This is what I’m getting at. Your ideas should not at their heart have profit as they primary reason for existence but unfortunately, so many of them do. And it is not the fault of their creators, it’s simply the lack of the ability to form the sufficient community around them as a result of our globalised population. This inability has altered the core influence of idea generation. Consequently, in the attempts to form the communities required to make an idea great, traditional marketing has become a tool only for the rich and powerful.

The Rise and Fall of Traditional

The traditional marketing landscape has become dense, predictable and increasingly ineffective. With 7 billion people on this planet and rising, ideas and the communicating of them for the most part is now both difficult and expensive. Although many succeed, it is often not the cost of the activity itself, rather, the value lost because of an inability to truly measure how they are received. More importantly, how the community that is created around them is managed and cared for and how the value generated within it is measured in order to tend to the community’s evolving needs.

A TED talk given by Dan Cobley explains the fundamental downfall of traditional marketing. His talk ‘What Physics Taught Me About Marketing’ discusses Heisenberg’s ‘Uncertainty Principle’. Now, don’t mistake me for a man of science but I’ll try and explain the theory. The principle states that it is impossible to measure a particle as the act of measurement by its very definition changes the state of that particle. Before I lose you completely, let me explain why this relates to the now ineffectiveness of traditional marketing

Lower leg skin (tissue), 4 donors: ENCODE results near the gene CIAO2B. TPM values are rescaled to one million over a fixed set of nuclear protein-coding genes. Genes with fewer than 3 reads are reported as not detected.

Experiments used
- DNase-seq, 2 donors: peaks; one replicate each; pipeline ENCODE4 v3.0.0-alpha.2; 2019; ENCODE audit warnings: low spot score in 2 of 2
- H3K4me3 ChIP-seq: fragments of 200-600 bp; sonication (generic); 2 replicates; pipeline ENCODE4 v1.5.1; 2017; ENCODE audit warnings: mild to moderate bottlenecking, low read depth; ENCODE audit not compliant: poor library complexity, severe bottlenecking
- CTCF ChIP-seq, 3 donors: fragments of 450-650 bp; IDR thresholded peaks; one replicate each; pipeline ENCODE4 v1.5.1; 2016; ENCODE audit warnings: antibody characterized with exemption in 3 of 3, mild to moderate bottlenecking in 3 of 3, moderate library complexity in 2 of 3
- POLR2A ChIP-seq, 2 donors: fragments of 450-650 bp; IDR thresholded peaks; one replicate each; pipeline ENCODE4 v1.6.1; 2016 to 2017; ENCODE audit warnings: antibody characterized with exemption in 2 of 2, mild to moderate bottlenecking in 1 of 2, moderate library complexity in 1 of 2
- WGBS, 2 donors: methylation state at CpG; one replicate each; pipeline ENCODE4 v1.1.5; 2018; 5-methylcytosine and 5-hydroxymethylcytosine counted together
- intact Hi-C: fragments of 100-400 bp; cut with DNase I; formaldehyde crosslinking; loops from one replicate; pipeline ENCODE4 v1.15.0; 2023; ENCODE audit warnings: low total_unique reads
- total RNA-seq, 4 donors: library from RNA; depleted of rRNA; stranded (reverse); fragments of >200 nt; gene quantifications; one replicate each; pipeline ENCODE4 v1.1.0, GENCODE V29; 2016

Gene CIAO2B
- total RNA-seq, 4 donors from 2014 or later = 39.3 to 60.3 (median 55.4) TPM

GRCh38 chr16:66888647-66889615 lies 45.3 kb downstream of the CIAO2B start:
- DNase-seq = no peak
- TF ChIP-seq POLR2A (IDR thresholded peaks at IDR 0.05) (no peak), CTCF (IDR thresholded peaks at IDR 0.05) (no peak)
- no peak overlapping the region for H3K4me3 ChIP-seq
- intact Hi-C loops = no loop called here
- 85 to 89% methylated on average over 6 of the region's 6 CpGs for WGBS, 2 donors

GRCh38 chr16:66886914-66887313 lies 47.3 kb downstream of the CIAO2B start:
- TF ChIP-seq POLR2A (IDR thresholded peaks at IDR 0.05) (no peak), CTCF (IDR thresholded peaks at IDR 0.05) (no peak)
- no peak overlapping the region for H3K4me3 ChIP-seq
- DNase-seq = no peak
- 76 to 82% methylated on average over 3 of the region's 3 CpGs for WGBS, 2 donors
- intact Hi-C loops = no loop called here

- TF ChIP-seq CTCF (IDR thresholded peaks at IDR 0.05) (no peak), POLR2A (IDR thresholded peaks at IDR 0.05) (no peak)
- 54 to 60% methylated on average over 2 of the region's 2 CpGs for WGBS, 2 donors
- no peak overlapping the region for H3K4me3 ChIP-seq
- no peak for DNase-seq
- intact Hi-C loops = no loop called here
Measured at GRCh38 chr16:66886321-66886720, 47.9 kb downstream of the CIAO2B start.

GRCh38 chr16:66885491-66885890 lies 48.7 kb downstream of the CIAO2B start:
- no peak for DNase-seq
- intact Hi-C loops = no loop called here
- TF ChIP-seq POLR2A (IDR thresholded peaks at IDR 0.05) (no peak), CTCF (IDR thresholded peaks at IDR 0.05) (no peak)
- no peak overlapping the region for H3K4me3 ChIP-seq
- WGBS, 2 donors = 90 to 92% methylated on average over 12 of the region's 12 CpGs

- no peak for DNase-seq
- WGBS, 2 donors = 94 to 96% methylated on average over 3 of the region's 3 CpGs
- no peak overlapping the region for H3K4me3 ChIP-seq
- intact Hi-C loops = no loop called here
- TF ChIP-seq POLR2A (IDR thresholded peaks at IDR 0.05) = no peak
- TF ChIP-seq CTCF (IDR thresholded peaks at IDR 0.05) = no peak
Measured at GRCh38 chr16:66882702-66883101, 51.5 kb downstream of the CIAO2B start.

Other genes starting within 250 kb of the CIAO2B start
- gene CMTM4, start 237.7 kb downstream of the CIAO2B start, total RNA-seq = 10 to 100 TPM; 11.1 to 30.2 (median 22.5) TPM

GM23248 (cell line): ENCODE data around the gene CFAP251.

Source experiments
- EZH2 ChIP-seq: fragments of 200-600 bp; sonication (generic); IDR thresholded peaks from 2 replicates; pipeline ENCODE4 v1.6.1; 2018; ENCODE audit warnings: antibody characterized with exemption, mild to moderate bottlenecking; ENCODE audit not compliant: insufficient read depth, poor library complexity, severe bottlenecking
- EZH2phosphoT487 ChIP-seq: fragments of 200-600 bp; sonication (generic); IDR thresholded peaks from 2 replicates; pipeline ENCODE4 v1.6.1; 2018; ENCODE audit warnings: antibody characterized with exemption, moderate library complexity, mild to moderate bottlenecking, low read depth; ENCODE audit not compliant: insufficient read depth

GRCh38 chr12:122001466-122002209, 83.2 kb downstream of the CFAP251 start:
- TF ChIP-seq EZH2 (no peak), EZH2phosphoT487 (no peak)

Traditionally, to collect data you hold focus groups, conduct surveys etc… The problem; people act differently under these conditions. “The act of observing the consumer, changes the consumer’s behaviour” – Dan Cobley. Hence, the act of measuring your message’s (the particle) effectiveness, you’ll receive an inaccurate perception of your message. Put simply, what people say they do and what they actually do can often produce two completely opposing results.

So what all this means is that traditionally, we will never be able to truly foster a community, understand it needs or provide it the environment it requires to allow the great idea that catalysed its existence to infinitely add value. However, in our attempts to do so, traditional marketing has grown and grown until now, it’s reached an unviable level for the majority.

Traditional has spread further and further to try and create these communities but inevitably, the cost has increased, in line with the ever growing population, exponentially. And the ways we measured and understood those communities aren’t, as shown, as effective as they needed to be. Traditional has become only suited to big brands, big budgets and big business.

Traditional is failing because of a simple understanding. Why shout about an idea, when you can pass your idea, via digital means, to people who’ll carry it for you driven by the need for that idea in their lives?

So, What’s All This Got About Digital Marketing?!?!

Digital Marketing, and indeed the Digital Revolution, is the solution. It’s allowing us to once again have great ideas, to enable communities to freely and meaningfully share, engage and connect to develop and increase the value they derive from them, anytime, anywhere. Digital Marketing, I feel, is the very public face of the Digital Revolution.